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CHAE Seung-Byung

Life-changing Wearable Technology on Horizon

CHAE Seung-Byung

Nov. 20, 2012

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In saturated markets with slight variations in price and performance, aesthetics is the deal maker for many consumers. Corporate marketing, of course, has taken note and are increasingly turning to the art world for guidance on shapes, colors, texture and other arresting visual features. Art sources not only include traditional forms like painting, sculpture, music and architecture but also commercial pop art and other modern deviations. From a marketing perspective, art possesses three inherent properties -- aura, resonance and exhilaration. Aura is the inimitable, unique value of a piece of art. Resonance refers to the inspiration and creative desire that is aroused when looking at art. And exhilaration alludes to the emotional appreciation for aesthetics and humanity that is gained through art. Product design naturally is one of the principle ways where art and marketing can converge. To enhance a brand image, famous artists are being enlisted. For example, French fashion house Louis Vuitton works with world renowned artists like graffiti artist Steven Sprouse and contemporary Japanese artist Takashi Murakami. Through such endeavors, Louis Vuitton lures back shoppers and added a twist to its monogram, lowering its target age-group and creating a new brand value. Even everyday items are getting the art treatment. American pop artist Jeff Koons is active in designing home appliances, cosmetics, kitchenware and even the background image of internet browsers.

Retailers also are consulting well-known architects create a symbolic location that incorporates art to create not only a place to purchase goods but also where consumers can experience artistic beauty. Prada's Epicenter stores in Tokyo, New York and Los Angeles are radical departures in fashion-store architecture to accommodate a marriage of haute couture consumption and culture. Customers are able to enjoy not only shopping but also concerts, films and art pieces as the stores have both a stage and seating. Having been hailed as sensationally art-infused stores, they have become a must-see for tourists.

Shoppers with an exceptionally excellent eye for aesthetics and creativity, so-called “artsumers” (art + consumer) are being targeted especially. The attributes of these consumers can be utilized when developing a product or designing a tailor-made product. In order to fully reflect its consumer wishes, Italian auto company Fiat reviewed over a staggering 25,000 consumer ideas to launch its “Fiat Cinquencento.” Meanwhile, Heineken has even branched into interactive art to build brand relationships with consumers. The beer maker's online “Green Room Session” allows users to remix their favorite songs and share the music track with friends.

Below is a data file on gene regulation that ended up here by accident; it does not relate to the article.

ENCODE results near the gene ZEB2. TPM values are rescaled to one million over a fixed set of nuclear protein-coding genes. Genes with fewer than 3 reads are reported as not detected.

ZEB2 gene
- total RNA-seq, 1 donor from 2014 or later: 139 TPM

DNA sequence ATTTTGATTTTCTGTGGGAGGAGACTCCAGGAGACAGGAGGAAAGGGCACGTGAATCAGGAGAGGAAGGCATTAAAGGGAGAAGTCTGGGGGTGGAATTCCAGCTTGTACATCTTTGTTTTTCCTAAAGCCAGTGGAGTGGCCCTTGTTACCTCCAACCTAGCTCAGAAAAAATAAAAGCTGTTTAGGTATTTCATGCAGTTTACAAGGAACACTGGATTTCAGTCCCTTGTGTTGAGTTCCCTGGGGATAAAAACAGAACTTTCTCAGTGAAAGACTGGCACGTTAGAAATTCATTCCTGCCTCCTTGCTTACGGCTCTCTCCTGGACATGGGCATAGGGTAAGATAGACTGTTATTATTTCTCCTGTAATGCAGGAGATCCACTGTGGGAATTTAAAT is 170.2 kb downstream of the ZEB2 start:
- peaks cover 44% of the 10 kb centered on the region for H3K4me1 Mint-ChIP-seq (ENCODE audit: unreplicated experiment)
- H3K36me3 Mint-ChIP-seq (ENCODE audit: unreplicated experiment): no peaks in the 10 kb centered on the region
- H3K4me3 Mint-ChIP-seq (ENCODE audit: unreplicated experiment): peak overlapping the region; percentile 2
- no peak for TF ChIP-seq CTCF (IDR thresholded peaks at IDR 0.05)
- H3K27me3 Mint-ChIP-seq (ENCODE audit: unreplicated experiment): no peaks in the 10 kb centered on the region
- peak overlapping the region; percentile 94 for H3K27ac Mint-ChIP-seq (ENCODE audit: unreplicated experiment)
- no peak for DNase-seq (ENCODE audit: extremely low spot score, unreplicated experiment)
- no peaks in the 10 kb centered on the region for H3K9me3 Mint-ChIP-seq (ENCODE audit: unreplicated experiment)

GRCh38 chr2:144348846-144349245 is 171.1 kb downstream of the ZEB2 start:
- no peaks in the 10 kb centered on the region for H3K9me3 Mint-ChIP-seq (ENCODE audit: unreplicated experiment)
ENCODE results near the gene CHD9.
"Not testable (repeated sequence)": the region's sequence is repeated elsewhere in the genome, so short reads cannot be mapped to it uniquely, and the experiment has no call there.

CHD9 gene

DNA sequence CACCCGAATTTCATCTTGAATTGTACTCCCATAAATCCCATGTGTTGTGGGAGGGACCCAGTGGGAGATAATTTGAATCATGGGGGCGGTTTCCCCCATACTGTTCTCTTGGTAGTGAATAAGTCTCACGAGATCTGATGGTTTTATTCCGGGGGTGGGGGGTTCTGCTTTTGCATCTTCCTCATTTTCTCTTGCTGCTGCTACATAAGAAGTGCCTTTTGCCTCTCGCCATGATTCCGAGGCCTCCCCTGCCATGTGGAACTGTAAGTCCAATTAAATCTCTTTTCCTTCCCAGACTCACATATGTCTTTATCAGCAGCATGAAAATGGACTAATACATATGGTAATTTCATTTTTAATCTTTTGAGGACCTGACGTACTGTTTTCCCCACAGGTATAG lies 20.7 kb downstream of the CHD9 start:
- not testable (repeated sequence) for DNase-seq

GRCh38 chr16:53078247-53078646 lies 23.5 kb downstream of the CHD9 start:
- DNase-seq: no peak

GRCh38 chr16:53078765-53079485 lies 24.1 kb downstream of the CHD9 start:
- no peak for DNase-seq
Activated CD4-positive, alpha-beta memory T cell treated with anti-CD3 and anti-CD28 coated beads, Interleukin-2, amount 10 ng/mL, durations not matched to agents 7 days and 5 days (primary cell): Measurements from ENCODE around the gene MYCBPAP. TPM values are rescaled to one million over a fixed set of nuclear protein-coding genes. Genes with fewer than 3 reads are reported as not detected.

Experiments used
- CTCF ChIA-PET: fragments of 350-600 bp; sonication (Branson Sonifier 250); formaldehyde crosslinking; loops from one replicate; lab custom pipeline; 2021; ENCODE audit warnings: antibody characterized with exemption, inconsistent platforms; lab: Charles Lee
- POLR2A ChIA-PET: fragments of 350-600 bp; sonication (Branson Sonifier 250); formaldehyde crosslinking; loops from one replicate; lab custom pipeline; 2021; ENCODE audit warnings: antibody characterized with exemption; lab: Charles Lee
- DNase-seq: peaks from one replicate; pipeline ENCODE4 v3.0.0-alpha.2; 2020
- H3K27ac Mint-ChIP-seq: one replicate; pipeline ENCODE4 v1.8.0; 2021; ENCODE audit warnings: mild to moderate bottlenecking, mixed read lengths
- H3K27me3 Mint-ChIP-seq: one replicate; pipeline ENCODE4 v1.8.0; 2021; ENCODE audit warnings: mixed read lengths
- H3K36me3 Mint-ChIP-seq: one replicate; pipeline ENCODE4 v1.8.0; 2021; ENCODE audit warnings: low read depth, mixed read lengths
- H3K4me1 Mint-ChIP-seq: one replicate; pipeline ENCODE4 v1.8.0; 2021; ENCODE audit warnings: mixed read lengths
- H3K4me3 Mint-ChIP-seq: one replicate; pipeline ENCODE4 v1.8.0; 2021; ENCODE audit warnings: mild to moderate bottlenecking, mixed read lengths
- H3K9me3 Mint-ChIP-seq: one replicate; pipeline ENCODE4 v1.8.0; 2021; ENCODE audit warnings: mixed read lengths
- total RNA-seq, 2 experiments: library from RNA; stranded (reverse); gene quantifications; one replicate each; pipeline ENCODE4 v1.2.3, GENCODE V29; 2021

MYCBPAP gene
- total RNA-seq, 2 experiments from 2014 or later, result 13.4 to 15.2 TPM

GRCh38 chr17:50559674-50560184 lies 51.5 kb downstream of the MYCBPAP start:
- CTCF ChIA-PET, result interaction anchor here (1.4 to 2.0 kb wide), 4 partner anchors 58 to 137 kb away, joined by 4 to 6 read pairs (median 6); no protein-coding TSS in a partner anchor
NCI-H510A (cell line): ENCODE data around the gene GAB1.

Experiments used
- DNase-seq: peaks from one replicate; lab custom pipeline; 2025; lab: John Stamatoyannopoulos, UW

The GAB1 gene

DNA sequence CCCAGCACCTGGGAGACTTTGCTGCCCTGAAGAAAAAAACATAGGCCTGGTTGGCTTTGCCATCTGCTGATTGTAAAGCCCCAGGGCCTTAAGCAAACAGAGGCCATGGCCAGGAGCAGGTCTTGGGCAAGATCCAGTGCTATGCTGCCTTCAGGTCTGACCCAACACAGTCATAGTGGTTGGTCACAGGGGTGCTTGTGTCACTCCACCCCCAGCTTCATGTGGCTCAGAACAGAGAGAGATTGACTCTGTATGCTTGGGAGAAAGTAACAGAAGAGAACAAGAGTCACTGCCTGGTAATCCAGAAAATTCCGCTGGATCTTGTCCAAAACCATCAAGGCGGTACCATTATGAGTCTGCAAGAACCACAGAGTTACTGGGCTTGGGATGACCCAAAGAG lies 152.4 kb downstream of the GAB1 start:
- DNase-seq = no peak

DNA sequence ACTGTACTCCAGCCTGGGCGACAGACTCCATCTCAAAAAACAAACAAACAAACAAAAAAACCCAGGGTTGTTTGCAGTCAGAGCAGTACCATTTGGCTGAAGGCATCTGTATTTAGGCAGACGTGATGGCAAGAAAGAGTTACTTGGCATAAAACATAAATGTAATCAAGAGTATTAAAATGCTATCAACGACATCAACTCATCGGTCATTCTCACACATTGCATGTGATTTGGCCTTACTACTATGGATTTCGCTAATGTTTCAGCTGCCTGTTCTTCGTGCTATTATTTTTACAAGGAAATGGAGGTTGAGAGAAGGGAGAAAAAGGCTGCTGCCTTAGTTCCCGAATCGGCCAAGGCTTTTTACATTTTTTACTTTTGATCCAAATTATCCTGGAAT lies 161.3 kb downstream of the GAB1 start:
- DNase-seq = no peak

The fourth way to incorporate art is to stimulate employees' creativity and innovation outside their normal work routines. In order to enhance the organization's creativity through art, Pixar Animation Studios established the Pixar University, an internal training program in which all employees from programmer to chef can take. They also have the liberty of choosing from 110 classes in the program, including painting, sculpture and acting, which enables them to gain creative inspiration and learn new ways to communicate with their cohorts.

Finally, in terms of reputation marketing, through sincere and heartfelt donations to the arts, companies can boost their image. Companies should provide artists the opportunities to demonstrate their artistic creativity, which will add cultural dignity to the companies' value, and establish a reciprocal relationship between the two groups. This opportunity is now being extended beyond artists and into local communities. For example, EDF Energy, one of the UK's largest energy suppliers to homes and businesses, dispatches artists to schools to jointly create pieces of art to exhibit in the company's building therefore encouraging positive interest in the company from the locals.

It is difficult to quantify the effects of art in marketing in a short period of time but anecdotal evidence and customer reviews as well as sales figures will eventually provide enough clues. Being a true disciple of the power of art in the business environment will require long-term, consistent commitment by Korean companies. As they try to blend in art, they should strive to imprint Korea's unique identity into designs similar to the way Korean fashion designers are carving out a distinct look that reflects aspects of Korea. For this, external and internal strategies could be employed. Artists could be consulted for advice on developing a differentiated look from the rest of the world. Meanwhile, to think outside of the box a little, people with knowledge of the arts could be recruited and given an opportunity to rise to managerial positions to take advantage of their creativity and add greater diversity in executive ranks.

The column originally appeared on JoongAng Daily
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